If you're looking for reference material check out Babbling Corpses (not the best written text ever but covers some interesting ideas on the idea of vapourware being a release mechanism for generational trauma) and 'Vaporwave, or music optimised for abandoned malls' (which has my favourite idea on the mechanics of vaporwave, which is that its basically the reconstitution and recontextualisation of shit, i.e. pastiche).

If you have trouble finding the 2nd one I have a copy I can share, just message me.
Thank you! I actually have Babbling Corpse on the way and I will absolutely add that book to my reading list. I'll post my reading list when I finalize it and all that
 
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"Classical Vapor sounds haunted, like the rotting corpse of a mall. It's the 80s through blue tinted glasses. It's ads on tv, it's paradise trapped behind a television screen. It's nostalgic sludge, a soup of memories that leaks down your spine to the part of you that still longs for the childish wonder you once had - the future you were once promised, snatched away by modernity. It's the Reagan administration in a nutshell, a plastic imitation of progress and luxury. It's the luxury only the rich could enjoy while the working people were fed their scraps - the manicured footage of them living the life you wish you had. It's not too different from the modern epidemic that is social media Influencers, whose sole goal is to achieve stardom by flaunting the wealth they plundered from the very people they wish to placate"
reminiscing of something seen on tumblr about some game - mentioning Hauntology, vaporwave and Mark Fisher

*oh i see, my bad, Music for dead Malls been mentioned(?)...

frankiekrutsch
Jan 16, 2022

Music for Dead Malls: Vaporwave as Hauntology and Hegemony​

Cowritten with Dylan Reid Miller, doctoral student at Bowling Green State University / Originally presented at the 2021 Popular Culture Association National Conference, 5 June 2021
~
Vaporwave, an aesthetic subgenre of art, music, and Internet trends, developed in the early 2010's in niche digital communities. Typically characterized by remixed and sampled music, nostalgia and popular culture, and consumer capitalism of the 1980s and 1990s, the vaporwave subgenre gained a somewhat mainstream following in virtual spaces during the mid-2010s, and has been recognized and satirized to this day. Vaporwave can be described as an aesthetic "uncanny valley," thanks to its recall of specific sociocultural trends in non-specific temporal settings connected back to the era of Reganomics and before the onset of the war on terror. The presenters of this paper seek to analyze and explore the vaporwave movement through Mark Fisher and Simon Reynolds's applications of Derrida's hauntological theory, and to argue the presence of vaporwave as a postmodern response to current American trends, late-stage capitalism, and the failed promises that the 1980s and 1990s gave us for the future.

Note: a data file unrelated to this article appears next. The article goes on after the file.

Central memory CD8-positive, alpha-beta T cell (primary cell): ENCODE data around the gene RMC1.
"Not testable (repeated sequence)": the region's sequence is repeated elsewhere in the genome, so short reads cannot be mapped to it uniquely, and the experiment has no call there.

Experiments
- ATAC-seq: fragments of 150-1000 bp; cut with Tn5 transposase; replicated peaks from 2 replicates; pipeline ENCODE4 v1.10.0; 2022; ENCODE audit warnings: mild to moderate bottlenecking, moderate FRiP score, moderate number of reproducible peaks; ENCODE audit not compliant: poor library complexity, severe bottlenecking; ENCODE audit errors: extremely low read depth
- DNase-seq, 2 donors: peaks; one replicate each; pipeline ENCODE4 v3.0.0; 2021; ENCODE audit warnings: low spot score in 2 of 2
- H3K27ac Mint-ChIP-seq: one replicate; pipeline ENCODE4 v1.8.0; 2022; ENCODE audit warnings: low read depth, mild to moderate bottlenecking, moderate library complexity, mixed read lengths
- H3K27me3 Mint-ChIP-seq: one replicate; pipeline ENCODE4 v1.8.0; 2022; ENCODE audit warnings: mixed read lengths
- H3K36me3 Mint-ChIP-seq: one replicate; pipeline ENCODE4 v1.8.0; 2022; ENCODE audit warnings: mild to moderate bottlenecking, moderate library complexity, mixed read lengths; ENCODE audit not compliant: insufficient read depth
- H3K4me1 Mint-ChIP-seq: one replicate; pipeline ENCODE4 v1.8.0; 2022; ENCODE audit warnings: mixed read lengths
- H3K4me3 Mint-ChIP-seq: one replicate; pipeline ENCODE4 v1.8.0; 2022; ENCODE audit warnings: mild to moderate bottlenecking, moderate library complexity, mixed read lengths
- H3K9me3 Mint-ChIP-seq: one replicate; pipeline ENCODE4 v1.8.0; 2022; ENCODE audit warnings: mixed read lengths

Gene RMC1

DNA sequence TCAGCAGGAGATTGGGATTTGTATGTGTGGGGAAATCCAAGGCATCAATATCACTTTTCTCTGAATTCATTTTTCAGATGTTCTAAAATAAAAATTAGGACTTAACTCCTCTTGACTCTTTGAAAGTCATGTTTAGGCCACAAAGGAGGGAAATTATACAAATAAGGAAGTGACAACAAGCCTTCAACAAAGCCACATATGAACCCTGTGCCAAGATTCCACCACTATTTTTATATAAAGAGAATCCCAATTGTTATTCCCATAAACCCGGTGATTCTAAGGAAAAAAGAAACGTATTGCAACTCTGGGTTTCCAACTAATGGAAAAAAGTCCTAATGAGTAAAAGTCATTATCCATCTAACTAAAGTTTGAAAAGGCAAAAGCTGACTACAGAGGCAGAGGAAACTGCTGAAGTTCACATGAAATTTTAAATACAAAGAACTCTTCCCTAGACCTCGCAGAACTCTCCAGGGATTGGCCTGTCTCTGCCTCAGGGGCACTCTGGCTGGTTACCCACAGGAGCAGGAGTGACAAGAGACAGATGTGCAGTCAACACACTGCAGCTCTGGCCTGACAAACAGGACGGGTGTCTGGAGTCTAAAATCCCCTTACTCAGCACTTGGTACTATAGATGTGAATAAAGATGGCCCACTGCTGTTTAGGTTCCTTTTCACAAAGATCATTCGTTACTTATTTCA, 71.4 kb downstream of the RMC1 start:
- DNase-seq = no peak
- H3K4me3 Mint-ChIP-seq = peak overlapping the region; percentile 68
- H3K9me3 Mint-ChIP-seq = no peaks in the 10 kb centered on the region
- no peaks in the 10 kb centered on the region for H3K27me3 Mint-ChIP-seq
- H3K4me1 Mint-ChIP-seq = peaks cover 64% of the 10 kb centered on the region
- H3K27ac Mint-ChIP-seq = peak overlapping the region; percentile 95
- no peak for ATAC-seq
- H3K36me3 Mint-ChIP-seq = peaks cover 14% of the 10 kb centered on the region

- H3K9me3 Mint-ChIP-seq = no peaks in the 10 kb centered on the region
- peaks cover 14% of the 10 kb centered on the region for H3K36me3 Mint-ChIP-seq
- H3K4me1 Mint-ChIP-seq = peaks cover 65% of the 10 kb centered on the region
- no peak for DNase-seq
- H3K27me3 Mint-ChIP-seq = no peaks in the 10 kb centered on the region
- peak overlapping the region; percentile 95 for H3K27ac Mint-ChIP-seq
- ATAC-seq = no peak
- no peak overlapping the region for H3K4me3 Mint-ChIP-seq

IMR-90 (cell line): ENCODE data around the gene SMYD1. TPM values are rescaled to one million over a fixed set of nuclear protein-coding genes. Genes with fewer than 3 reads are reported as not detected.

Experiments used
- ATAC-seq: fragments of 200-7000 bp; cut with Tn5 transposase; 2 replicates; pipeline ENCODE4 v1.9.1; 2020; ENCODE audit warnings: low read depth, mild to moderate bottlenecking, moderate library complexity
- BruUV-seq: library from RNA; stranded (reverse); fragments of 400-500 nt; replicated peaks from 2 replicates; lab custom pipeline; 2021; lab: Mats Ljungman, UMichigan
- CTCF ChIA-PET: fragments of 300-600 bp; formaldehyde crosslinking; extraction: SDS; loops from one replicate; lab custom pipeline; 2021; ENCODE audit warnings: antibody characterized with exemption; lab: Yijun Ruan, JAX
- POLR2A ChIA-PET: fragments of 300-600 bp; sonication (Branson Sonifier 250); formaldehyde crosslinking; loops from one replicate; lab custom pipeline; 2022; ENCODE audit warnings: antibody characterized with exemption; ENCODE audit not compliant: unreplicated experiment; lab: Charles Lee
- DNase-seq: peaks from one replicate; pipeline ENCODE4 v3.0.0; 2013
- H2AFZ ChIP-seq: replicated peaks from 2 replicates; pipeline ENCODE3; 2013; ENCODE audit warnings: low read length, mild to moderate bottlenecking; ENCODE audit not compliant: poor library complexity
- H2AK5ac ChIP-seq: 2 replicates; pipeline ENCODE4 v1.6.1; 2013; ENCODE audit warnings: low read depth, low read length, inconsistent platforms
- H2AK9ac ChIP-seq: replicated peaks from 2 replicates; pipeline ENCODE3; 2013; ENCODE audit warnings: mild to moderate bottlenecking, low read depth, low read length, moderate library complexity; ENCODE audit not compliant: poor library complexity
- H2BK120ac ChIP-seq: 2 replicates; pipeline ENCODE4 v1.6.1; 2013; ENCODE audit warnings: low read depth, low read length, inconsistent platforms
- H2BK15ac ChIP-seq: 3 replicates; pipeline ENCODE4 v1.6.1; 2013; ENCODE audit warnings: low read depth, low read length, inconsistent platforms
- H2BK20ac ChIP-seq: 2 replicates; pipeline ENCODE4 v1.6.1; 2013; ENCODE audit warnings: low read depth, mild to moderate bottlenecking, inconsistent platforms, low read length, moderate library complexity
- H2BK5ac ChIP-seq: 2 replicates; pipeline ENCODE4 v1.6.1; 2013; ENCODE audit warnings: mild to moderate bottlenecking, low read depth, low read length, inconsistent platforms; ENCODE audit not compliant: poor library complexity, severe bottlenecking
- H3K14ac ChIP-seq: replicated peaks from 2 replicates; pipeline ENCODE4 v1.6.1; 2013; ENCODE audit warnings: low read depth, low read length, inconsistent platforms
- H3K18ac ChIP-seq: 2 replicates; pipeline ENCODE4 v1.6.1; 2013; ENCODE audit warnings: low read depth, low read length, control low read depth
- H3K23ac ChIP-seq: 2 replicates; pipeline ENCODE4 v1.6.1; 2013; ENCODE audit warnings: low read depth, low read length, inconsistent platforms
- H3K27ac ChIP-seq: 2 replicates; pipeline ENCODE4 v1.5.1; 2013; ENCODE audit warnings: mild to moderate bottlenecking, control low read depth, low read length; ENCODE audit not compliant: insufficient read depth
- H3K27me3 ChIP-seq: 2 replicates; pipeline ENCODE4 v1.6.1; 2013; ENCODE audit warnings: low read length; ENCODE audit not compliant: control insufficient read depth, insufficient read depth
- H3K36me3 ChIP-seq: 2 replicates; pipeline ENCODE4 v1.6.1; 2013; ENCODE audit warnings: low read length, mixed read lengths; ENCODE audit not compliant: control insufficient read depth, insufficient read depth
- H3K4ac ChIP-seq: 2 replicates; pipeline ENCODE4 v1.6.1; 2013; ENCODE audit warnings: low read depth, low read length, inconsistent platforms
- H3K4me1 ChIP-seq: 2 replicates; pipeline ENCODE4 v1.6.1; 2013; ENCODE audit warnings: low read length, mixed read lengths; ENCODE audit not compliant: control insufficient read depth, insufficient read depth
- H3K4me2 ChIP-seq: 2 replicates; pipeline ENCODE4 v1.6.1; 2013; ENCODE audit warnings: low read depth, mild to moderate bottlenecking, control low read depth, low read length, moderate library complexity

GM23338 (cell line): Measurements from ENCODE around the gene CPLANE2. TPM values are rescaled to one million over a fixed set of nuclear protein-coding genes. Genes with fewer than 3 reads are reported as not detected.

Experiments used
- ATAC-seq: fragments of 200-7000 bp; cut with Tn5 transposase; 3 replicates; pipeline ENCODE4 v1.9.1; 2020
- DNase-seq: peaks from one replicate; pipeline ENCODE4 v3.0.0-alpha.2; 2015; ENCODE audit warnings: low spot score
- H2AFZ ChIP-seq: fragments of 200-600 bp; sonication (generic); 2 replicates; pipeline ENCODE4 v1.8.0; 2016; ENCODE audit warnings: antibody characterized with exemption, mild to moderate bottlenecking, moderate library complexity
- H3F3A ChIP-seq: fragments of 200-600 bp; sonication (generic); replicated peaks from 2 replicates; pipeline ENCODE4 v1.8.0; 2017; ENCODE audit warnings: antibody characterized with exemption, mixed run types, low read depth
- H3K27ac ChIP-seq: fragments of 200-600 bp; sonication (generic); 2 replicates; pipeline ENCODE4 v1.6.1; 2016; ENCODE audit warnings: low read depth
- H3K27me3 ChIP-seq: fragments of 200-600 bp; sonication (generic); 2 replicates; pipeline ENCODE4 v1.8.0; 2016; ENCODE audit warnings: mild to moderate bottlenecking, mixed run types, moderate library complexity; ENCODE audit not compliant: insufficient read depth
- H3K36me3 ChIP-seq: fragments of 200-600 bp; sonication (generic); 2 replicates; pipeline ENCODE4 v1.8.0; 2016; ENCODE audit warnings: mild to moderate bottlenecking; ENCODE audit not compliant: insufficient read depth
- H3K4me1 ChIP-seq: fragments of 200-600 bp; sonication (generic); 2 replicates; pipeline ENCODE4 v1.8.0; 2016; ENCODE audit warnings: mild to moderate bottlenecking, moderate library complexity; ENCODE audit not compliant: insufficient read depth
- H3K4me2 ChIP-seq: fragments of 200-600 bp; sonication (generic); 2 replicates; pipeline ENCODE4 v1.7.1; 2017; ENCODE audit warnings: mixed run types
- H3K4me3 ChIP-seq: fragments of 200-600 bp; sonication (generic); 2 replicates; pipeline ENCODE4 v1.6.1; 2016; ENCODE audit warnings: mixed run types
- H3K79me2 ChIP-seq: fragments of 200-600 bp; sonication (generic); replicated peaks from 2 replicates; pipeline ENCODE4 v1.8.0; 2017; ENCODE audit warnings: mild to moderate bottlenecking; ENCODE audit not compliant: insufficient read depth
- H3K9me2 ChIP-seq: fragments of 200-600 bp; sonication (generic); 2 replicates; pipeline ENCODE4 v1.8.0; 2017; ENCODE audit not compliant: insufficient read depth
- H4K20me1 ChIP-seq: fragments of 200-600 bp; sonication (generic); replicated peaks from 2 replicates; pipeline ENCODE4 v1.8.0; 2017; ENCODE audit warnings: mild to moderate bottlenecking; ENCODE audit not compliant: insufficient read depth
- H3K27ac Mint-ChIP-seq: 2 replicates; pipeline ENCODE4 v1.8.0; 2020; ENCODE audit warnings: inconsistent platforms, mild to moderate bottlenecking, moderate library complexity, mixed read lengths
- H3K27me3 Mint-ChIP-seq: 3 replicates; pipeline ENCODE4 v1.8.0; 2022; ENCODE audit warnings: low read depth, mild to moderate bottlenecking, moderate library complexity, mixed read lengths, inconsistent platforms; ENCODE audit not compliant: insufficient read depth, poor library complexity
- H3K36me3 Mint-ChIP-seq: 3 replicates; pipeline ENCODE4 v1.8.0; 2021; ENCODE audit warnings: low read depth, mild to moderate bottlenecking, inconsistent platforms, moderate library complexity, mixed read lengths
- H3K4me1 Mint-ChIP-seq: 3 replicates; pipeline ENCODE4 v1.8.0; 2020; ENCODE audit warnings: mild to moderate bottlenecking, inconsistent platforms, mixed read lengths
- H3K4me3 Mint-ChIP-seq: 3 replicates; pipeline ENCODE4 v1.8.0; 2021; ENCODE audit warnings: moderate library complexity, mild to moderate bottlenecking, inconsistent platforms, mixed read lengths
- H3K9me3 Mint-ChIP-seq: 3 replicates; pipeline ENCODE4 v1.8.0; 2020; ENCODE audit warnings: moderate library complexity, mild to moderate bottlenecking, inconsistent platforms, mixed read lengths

owenbroadcast
Feb 13, 2021


someone requested a print of this comic to give as a gift so, i listed it in the shop here. its a 12x18 print. added the gradient in the background because thats obviously just how i roll sometimes https://owen-cyclops.myshopify.com/products/vaporwave-theory-print-12x18?_pos=1&_sid=5f1c27686&_ss=r
#vaporwave#hauntology#mark fisher#deleuze#liquid modernity#aesthetics
1689858079826.png


nurvuss
Jul 16, 2021

The Slow Cancellation of Island Time: Paradise Killer and its Hauntological Roots​

Paradise Killer is an immediately familiar experience: every bit of it can be recognised from elsewhere. It is a collage in video game form, borrowing liberally from Grasshopper's Kill the Past series (cheekily commodified in-game as the refreshing beer "Kill the Thirst") and psychopop murder mystery DanganRonpa, stylised in pastel vaporwave aesthetics: a genre wholly dependent on duplication. Barry "Epoch" Topping's city pop/yacht jazz-inspired soundtrack immediately echoes the YouTube algorithms of those of us ruined by Mariya Takeuchi and Toshiki Kadomatsu, though it is original and sample-free.
One might see these numerous references, homages, and borrowings and accuse Paradise Killer of unoriginality, but the borrowings are the point: Paradise Killer is the Ur-hauntological adventure game, with each of its disparate parts key to its whole.
Beyond the limits of reality exists the Island Sequence: a pocket dimension ruled over by a cadre of immortal narcissists called The Syndicate. Ostensibly created as worship to the Syndicates' many eldritch Gods, it's essentially an eternal vacation home. Beachfront living and luxurious cocktails for the immortals, while the Citizens—regular humans who've been trafficked across dimensions—are forced into gruelling slave labour to keep the Islands running. It's always a temporary arrangement; every thousand or so years, the Island falls prey to demon invasion, requiring the creation of a new Island, the migration of the Syndicate, and the slaughter of the Citizens to appease the Gods' wrath.